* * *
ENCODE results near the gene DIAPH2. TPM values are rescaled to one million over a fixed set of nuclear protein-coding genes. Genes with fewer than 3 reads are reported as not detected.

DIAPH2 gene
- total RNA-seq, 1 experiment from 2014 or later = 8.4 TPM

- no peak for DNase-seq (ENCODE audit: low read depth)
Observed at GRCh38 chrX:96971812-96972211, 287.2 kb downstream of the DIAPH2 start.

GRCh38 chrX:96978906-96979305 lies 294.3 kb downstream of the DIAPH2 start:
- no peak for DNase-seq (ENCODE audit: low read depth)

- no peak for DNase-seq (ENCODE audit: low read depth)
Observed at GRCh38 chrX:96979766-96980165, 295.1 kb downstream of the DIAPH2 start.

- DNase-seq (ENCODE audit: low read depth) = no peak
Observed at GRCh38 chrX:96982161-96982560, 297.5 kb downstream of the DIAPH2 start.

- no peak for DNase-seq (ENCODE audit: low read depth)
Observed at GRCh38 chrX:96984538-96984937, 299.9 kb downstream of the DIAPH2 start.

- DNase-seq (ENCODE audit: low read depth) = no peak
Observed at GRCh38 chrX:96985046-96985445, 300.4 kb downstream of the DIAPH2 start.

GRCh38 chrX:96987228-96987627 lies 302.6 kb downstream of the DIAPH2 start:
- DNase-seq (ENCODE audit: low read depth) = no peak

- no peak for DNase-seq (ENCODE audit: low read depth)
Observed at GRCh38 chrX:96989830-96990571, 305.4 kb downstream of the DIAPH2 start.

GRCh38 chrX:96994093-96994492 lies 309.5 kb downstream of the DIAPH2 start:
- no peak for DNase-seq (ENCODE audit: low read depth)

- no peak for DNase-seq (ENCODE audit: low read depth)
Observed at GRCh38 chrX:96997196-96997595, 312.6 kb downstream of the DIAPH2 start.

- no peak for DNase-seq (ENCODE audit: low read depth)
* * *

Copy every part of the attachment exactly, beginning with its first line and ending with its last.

ENCODE results near the gene DIAPH2. TPM values are rescaled to one million over a fixed set of nuclear protein-coding genes. Genes with fewer than 3 reads are reported as not detected.

DIAPH2 gene
- total RNA-seq, 1 experiment from 2014 or later = 8.4 TPM

- no peak for DNase-seq (ENCODE audit: low read depth)
Observed at GRCh38 chrX:96971812-96972211, 287.2 kb downstream of the DIAPH2 start.

GRCh38 chrX:96978906-96979305 lies 294.3 kb downstream of the DIAPH2 start:
- no peak for DNase-seq (ENCODE audit: low read depth)

- no peak for DNase-seq (ENCODE audit: low read depth)
Observed at GRCh38 chrX:96979766-96980165, 295.1 kb downstream of the DIAPH2 start.

- DNase-seq (ENCODE audit: low read depth) = no peak
Observed at GRCh38 chrX:96982161-96982560, 297.5 kb downstream of the DIAPH2 start.

- no peak for DNase-seq (ENCODE audit: low read depth)
Observed at GRCh38 chrX:96984538-96984937, 299.9 kb downstream of the DIAPH2 start.

- DNase-seq (ENCODE audit: low read depth) = no peak
Observed at GRCh38 chrX:96985046-96985445, 300.4 kb downstream of the DIAPH2 start.

GRCh38 chrX:96987228-96987627 lies 302.6 kb downstream of the DIAPH2 start:
- DNase-seq (ENCODE audit: low read depth) = no peak

- no peak for DNase-seq (ENCODE audit: low read depth)
Observed at GRCh38 chrX:96989830-96990571, 305.4 kb downstream of the DIAPH2 start.

GRCh38 chrX:96994093-96994492 lies 309.5 kb downstream of the DIAPH2 start:
- no peak for DNase-seq (ENCODE audit: low read depth)

- no peak for DNase-seq (ENCODE audit: low read depth)
Observed at GRCh38 chrX:96997196-96997595, 312.6 kb downstream of the DIAPH2 start.

- no peak for DNase-seq (ENCODE audit: low read depth)